Natalie Papier’s SouthPark home is what I call a jewelry box house. It’s simple and pretty on the outside, but the inside is pure hue-soaked magic, filled with the kind of treasures that make your heart flutter.
Papier and her family moved from Chicago to Charlotte in January and spent the better part of this year renovating their new, once-all-beige house. Papier and her husband have a fourth- and sixth-grader, plus a cat and a cavapoo pup.
With a degree and background in art, Papier has been a self-taught interior designer for the last five years over at her interior design company Home Ec.
Her home tells the story of those two passions with vintage furniture, local art, and other thrifted finds.
In the entry of the Papier’s house, there’s a piano painted with rainbow stripes to your left, an oversized saturated vintage rug beneath your feet, and an eclectic display of treasures in front.
You can immediately see the people who live in the house know how to have fun.
“Your house brings you joy and reflects your own interests,” Papier says. “We love art and color. And we have crazy animals and two kids.”
The blush pink kitchen is the most neutral room in the house.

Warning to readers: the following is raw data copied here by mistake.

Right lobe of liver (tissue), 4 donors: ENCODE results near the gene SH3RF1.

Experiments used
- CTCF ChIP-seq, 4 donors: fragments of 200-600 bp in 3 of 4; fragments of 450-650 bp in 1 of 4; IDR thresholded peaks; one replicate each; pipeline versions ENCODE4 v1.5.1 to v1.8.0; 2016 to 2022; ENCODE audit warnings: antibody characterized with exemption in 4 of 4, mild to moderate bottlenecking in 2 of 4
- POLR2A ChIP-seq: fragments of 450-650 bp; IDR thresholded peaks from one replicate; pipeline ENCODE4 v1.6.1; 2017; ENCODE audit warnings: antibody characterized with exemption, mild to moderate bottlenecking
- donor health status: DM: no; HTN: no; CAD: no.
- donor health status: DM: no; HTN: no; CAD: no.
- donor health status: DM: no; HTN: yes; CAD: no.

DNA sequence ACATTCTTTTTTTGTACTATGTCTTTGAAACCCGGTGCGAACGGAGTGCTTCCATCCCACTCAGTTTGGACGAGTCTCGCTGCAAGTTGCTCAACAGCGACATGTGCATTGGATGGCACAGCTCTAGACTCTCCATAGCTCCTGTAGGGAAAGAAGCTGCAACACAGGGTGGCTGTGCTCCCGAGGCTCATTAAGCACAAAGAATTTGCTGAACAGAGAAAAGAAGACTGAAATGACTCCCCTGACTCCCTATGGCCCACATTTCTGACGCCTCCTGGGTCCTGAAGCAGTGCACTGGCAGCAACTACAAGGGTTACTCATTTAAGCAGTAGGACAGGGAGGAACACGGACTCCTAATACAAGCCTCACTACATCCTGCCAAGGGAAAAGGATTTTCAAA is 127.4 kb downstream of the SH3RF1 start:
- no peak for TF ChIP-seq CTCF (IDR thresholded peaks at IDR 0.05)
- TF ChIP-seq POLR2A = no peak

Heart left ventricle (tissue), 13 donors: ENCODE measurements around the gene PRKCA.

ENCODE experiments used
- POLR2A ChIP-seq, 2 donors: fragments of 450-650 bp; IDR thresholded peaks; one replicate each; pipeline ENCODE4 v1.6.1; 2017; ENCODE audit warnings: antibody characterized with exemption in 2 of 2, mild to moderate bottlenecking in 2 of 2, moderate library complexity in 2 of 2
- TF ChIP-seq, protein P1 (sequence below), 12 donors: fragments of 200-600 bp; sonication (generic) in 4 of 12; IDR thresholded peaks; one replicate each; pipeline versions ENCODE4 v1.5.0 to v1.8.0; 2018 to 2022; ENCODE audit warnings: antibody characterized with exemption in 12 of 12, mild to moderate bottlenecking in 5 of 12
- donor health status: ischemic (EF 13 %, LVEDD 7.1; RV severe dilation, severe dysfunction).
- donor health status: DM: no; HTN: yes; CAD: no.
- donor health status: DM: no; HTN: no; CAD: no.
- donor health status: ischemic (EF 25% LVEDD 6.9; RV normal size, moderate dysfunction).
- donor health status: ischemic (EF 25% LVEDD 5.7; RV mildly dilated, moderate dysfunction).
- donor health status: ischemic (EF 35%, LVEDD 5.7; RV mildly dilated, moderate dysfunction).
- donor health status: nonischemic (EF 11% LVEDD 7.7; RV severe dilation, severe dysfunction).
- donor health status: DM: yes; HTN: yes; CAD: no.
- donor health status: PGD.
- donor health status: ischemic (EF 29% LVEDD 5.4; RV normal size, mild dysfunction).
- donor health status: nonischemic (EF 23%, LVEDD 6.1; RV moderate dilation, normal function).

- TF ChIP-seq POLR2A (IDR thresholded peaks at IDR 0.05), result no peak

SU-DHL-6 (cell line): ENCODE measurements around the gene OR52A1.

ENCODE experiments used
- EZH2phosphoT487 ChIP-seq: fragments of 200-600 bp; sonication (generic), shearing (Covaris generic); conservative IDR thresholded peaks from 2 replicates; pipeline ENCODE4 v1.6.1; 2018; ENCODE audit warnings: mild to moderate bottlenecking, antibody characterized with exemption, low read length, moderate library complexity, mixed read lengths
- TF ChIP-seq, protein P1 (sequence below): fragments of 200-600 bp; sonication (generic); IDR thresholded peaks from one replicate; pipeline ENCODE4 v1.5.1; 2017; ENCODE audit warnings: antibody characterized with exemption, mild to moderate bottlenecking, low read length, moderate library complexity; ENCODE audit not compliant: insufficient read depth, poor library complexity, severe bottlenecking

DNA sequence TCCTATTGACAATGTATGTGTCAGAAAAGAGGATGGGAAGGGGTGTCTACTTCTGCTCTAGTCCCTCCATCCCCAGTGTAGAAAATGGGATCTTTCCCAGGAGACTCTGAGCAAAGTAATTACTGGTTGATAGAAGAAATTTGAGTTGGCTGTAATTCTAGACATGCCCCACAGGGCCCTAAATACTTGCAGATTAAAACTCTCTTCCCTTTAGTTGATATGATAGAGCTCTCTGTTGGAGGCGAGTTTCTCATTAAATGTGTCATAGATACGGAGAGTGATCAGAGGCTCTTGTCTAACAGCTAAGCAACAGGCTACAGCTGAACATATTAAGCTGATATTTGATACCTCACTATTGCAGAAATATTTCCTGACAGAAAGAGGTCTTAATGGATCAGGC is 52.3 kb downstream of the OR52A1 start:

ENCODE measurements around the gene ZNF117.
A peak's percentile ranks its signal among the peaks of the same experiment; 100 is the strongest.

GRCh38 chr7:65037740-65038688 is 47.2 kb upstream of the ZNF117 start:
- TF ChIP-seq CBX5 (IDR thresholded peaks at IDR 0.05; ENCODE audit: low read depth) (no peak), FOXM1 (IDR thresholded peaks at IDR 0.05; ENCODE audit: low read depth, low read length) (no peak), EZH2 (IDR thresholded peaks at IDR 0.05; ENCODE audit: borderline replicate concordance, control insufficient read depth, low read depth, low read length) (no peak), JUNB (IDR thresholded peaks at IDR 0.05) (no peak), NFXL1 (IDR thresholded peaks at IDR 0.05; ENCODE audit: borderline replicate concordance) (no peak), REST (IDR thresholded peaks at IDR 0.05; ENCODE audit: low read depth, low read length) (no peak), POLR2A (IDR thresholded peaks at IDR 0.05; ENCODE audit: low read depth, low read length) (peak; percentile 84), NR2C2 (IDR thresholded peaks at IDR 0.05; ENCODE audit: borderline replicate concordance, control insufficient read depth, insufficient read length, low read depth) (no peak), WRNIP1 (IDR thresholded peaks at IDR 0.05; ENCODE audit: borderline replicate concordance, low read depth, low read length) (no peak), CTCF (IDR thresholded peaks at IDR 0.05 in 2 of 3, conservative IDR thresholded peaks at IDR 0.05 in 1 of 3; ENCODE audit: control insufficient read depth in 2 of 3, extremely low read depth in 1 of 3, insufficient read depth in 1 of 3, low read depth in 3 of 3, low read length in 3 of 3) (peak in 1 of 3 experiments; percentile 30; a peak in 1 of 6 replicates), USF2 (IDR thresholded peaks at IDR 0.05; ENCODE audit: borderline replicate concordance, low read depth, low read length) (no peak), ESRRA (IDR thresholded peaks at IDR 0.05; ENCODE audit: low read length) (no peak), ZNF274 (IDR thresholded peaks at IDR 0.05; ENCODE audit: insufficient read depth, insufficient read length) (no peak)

If you balance color with wood tones and metals, it grounds the room, Papier says. Nothing feels too in-your-face when you find the right balance.
This is also the room where Papier went high-end with custom cabinetry (via Mint Hill Cabinets); a gorgeous shade of pink (Malted Milk by Sherwin Williams); and custom marble counters with brass banding underneath (done by Edge Co. Inc.).
“This is the first time we were able to do this,” she says. “It’s so worth it because it’s the hub of the home.”
Otherwise, Papier prides herself in curating decor and furniture from local small businesses, vintage shops, and emerging artists.
“You don’t have to spend a lot to have style,” she says.
One of their living spaces, which they’ve dubbed “The Sunrise Room,” is grounded by a $400 sofa from Slate Interiors and a tiger rug that cost less than $300 from Kazimah Carpets. The room is packed with personality.
She found the Peter Keil painting over the fireplace for $400 (some appraise for $2,000-$5,000 online).
“There’s no right way to find or buy art,” Papier says. “You just have to be open to it.” Instagram is her favorite place to find and connect to new artists.